Additional Benefits with KanBan and Consignment Inventory Strategies
Improve Inventory Turnover
With inventory management strategies, you can lower excessive inventory levels. Excessive warehouse inventory may happen during certain times of the year when sales are predictably slow. OEMs and contract manufacturers understand this issue as they seek to strike a balance between having enough WIP parts and finished goods to meet demand without overstocking their shelves. The manufacturers can ensure that they are not carrying too many products that will not be ordered, and you ensure that your warehouse will not be packed with products beyond capacity.
This process is accomplished with open and honest inventory management communication combined with KanBan strategies. By providing details regarding the supply chain, production lead times, and volume orders, you can ensure that your turnover rates are strong where you have high sales with enough inventory stock because you will only be pulling parts and products when required. Instead of using forecasted demand trends, which may not align with actual sales rates, KanBan works by using real-time demand rates. Every time a product is pulled from shelves, it triggers a replenishment action that needs to be fulfilled.
Provides Positive Cash Flow
Effective inventory management involves managing your cash flow on the long term by understanding how many parts and finished goods are used throughout the year. Then you can communicate your inventory needs with your manufacturing partner to gain a set low quote that works with your budget. You save money only on the inventory you need, when you need it, and only when you have the available warehouse space to hold it. Then you only pay for what you use as this reduces your handling and storage costs.
Another factor with better inventory management also involves having the cash flow to develop new product lines. By not overstocking on products at facilities, it gives you the opportunity to create new product lines. The OEM and contract manufacturer can perform more effective changeovers for the new production runs.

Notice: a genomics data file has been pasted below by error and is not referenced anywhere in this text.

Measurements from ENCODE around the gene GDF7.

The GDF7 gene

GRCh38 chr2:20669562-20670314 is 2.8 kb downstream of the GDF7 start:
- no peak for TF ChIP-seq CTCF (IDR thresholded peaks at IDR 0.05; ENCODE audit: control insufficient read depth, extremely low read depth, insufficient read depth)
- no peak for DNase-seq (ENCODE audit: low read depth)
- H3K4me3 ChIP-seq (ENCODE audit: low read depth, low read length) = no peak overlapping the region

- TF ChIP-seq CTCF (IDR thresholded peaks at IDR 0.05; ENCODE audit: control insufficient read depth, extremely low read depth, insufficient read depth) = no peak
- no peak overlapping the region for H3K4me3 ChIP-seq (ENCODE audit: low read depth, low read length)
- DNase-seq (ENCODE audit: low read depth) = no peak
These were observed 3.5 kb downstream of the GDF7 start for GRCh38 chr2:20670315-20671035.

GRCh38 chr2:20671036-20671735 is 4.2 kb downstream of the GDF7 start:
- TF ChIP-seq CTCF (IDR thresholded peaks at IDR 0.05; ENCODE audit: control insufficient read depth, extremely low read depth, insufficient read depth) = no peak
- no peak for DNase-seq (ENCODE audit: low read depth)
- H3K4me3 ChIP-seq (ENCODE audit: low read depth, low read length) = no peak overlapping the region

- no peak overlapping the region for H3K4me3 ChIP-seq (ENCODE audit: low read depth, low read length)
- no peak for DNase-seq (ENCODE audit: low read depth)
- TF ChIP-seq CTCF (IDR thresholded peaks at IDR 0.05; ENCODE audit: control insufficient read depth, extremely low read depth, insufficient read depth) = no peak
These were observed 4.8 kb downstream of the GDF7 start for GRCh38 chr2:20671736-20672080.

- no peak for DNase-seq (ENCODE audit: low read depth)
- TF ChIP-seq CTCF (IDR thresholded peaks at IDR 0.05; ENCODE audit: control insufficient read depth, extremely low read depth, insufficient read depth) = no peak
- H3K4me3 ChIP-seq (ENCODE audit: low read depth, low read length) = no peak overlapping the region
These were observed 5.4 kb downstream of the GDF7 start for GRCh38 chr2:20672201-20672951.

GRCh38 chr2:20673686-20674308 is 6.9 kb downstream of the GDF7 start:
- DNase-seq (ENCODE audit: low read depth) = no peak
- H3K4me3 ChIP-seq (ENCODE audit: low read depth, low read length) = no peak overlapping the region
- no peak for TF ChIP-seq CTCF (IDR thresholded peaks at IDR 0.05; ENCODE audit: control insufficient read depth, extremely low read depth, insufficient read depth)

Improve Lead Times
When an order arrives at the OEM and contract manufacturer, they assign it to their work processes. There may be a lead time between when the order was placed, when the WIP or finished product will be manufactured, and when it will be delivered. This factor is due to the OEM or contract manufacturer trying to balance their schedule to handle all the orders that may be coming in. During busy seasons, you may see lead times that stretch to four to six weeks, as you are left waiting for the parts or products to arrive to proceed with your regular manufacturing schedule.
To improve lead times, OEM and contract manufacturers seek to form agreements to carry a certain amount of finished goods and WIP parts that are stored at their manufacturing sites. Then, they can send out this stock during specified times or when an order is placed. These agreements are called blanket purchase orders and estimated annual usage (EAU) agreements.
Using blanket purchase orders and EAUs can improve your lead times with your suppliers. Instead of waiting for the OEM and contract manufacturer to create the WIP part or finished good on the spot, they can send out the order immediately because it is already available on their shelves. So a previous lead time of four to six weeks is changed to 24 to 48 hours. You can receive the parts only when you need them, without dealing with warehouse carrying costs; you won't need to make shelf space for any products that are released based on a set schedule.
Seek Out the Inventory Management Appropriate for Your Operations
Every company operates differently as well as carries stock based on their specific product demands. Analyzing historical purchase and present sales trends will help give you a clearer look into present operations and where inventory management will help with supply chain obstacles. In addition, if you already have inventory management strategies in place, don't forget to continuously review present operations to ensure these strategies are still meeting the needs of the company.
Business expansion and growth can continually change the needs of supply chain operations. Revisiting set policies and strategies allows you to stay on top of your inventory management and make changes that adequately reflect the present workflow to maintain productivity, flexibility, and responsiveness of your operations. In addition, you will also be able to create strong business relationships with the OEM and contract manufacturers that you use or seek out new partnerships that better align to your present as well as future supply chain needs.